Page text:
After Elon Musk touts Tesla solar on Twitter, Walmart sues the electric vehicle and clean energy company over store rooftop panels that ignited.Technologyread more
The bond market has entered a financial twilight zone, and at this point, there doesn't seem to be a smooth way out.Market Insiderread more
Trump said he has "been thinking about payroll taxes for a long time" — and he cautioned that "whether or not we do something now, it's not being done because of recession."Politicsread more
Market bull Jeff Saut told CNBC on Tuesday that the lows are in and the market is headed "much higher."Marketsread more
Urban Outfitters reported earnings and same-store sales for the second quarter that beat analyst expectations, while revenue fell short.Retailread more
President Donald Trump believes he has quite the bargaining chip with the European Union.Marketsread more
Some Apple employees have become disillusioned with the group's culture, where some have thrived while others feel sidelined.Technologyread more
The United States does not have a defense against hypersonic weapons, which can travel at least five times the speed of sound, or a little more than a mile per second....Defenseread more
President Donald Trump renewed calls Tuesday to readmit Russia to the G-7 ahead of the group's summit in Biarritz, France, this weekend.Politicsread more
Biden has shown staying power at the top of a jammed Democratic field even as polling numbers for Sanders, Warren and Harris wax and wane.2020 Electionsread more
The FDIC on Tuesday votes to approve a five-agency revision of the post-crisis regulation known as the Volcker Rule.Financeread more
"AI makes it more and more important, as the phone becomes your assistant," said Cook. "In terms of AR [augmented reality] and the Pokemon phenomenon, it's incredible what has happened there."
Apple was investing to make sure its products worked well with products like Nintendo's AR game "Pokemon Go," Cook said.
"That's the reason you see so many of the iPhones out in the wild right now chasing Pokemon," he said.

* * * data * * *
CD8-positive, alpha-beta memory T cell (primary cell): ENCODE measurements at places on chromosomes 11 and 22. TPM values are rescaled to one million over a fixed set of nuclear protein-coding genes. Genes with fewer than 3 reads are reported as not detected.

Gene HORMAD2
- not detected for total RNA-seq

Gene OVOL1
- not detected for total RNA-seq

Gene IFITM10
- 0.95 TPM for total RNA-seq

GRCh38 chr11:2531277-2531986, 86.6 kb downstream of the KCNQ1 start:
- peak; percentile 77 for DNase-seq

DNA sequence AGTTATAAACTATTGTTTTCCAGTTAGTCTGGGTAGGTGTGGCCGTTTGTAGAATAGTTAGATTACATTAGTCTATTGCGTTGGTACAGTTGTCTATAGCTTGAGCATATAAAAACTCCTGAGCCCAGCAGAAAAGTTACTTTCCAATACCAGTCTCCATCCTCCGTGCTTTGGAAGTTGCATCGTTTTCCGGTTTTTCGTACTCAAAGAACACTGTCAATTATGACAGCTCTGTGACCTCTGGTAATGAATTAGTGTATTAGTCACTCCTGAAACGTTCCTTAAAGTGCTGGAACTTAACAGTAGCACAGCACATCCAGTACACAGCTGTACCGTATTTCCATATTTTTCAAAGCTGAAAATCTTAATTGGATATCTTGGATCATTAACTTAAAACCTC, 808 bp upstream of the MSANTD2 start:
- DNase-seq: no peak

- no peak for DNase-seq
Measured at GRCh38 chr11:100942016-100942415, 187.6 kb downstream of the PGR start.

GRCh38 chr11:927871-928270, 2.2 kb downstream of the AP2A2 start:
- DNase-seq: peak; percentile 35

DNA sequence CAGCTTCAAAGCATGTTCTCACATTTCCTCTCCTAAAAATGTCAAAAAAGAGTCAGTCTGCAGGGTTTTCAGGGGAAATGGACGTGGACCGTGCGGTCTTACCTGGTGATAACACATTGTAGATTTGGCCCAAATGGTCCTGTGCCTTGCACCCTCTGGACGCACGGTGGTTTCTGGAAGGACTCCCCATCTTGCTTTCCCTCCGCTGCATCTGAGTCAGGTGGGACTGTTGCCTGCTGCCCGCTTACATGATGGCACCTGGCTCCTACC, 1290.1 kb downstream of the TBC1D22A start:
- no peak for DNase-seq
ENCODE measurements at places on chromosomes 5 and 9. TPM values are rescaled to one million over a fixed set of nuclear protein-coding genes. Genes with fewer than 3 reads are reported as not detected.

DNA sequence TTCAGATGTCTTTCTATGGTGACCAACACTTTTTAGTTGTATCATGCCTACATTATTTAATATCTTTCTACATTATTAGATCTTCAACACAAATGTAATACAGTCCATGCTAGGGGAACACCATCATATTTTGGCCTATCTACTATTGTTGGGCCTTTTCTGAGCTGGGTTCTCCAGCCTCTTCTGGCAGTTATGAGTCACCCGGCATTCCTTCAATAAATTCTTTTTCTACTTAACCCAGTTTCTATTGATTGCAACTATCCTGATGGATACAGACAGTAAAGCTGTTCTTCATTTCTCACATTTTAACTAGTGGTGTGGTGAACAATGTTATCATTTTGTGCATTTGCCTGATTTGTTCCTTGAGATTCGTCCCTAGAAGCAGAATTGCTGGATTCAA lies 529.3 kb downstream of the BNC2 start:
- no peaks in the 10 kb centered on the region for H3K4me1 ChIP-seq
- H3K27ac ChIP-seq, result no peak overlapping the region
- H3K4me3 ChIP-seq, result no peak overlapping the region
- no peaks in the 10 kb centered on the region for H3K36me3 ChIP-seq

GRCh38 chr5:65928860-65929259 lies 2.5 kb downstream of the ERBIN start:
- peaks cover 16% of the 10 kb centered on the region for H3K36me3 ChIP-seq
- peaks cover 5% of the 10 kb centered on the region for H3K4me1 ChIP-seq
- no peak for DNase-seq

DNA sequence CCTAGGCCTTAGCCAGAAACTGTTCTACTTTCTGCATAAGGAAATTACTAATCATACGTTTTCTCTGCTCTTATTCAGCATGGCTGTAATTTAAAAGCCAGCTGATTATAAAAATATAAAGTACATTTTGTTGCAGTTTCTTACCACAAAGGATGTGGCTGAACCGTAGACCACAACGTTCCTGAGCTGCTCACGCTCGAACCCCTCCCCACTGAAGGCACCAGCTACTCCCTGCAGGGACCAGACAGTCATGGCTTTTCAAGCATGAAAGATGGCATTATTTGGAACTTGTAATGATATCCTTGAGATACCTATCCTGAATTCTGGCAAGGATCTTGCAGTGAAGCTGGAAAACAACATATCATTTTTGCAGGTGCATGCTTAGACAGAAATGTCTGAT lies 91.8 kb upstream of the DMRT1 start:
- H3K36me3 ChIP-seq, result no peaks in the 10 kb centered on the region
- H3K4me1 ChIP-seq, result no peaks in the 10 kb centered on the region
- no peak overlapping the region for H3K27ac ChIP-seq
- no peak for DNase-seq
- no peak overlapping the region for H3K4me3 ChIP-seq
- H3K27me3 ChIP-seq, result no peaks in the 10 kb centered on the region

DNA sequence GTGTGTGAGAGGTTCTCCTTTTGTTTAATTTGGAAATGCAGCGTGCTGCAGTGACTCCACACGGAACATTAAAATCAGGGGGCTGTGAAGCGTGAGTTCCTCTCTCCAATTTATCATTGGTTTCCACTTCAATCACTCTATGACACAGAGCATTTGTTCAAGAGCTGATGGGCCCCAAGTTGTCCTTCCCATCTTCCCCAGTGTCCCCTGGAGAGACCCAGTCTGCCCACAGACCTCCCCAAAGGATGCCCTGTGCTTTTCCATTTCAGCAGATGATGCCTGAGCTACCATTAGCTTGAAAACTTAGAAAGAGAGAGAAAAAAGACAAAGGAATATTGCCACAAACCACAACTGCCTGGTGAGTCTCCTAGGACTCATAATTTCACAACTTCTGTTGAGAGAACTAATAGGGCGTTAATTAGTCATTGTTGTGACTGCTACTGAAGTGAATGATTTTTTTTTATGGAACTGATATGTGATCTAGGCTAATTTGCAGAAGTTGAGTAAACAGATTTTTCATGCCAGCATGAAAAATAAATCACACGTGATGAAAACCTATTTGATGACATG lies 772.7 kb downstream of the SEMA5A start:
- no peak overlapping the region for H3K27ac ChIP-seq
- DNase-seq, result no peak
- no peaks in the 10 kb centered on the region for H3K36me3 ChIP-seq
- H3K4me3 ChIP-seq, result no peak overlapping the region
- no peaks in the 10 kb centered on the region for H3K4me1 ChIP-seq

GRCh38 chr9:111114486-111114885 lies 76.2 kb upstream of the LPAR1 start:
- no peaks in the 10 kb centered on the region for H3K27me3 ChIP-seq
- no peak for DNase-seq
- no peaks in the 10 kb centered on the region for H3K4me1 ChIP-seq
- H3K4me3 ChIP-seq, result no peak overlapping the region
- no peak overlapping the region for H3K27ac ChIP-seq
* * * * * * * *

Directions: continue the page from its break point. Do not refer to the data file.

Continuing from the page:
The game's success was a testament to the strong app ecosystem Apple had built, which encouraged developers to invest in building apps for the platform, he said. Cook mispronounced the app's name, repeatedly calling it "Poke-man Go" on the call - a hint that even the biggest tech stars can find it tough to keep up with the sector's trends - but analysts knew what he meant.
Apple could generate as much as $3 billion in incremental high-margin revenue from "Pokemon Go" over the next one to two years, Needham analyst Laura Martin wrote in a note to investors last week.
The app's success underscored two key strengths for Apple that investors may not fully appreciate, Martin explained. Apple was considered the distribution platform of choice for mobile content winners and had the wealthiest customer base and, assuming Apple collects its usual 30 percent on Pokemon GO's iOS revenue, the game could generate upside to earnings and valuable options on future hit games.
It is all part of the tech giant's broader plan to boost revenue from services, software and apps.
Apple reported revenue from services grew 19 percent in the quarter. "We have been and continue to invest a lot in this," Cook said. "We are high on AR for the long run."
This was a pivotal moment for augmented and mixed reality, Piper Jaffray analyst Gene Munster said, in light of the success of "Pokemon Go." In chasing augmented and virtual reality, Apple was going up against the likes of Facebook with Oculus, Microsoft with HoloLens and Alphabet's Google, in an area that investors were increasingly interested in playing in, Munster said.
"I think we're probably going to look back at this and say this was when we started to realize that it real," he said.
Apple has also invested in machine learning in order to make its products and services better, said Cook, which meant more relevant app recommendations and news, improved facial recognition in photos, more accurate predictive text and better directions in maps, all aimed at improving the user experience. Deep learning also enabled Apple to recognize usage patters and improve battery life, he said.
"Most importantly, we deliver these intelligent services while protecting users privacy," Cook added.
That was because most of the AI processing happened within the device, versus in the cloud, Cook explained. Starting in the Fall, Apple will use sophisticated technology called "differential privacy" to enhance its services without compromising user privacy, he said.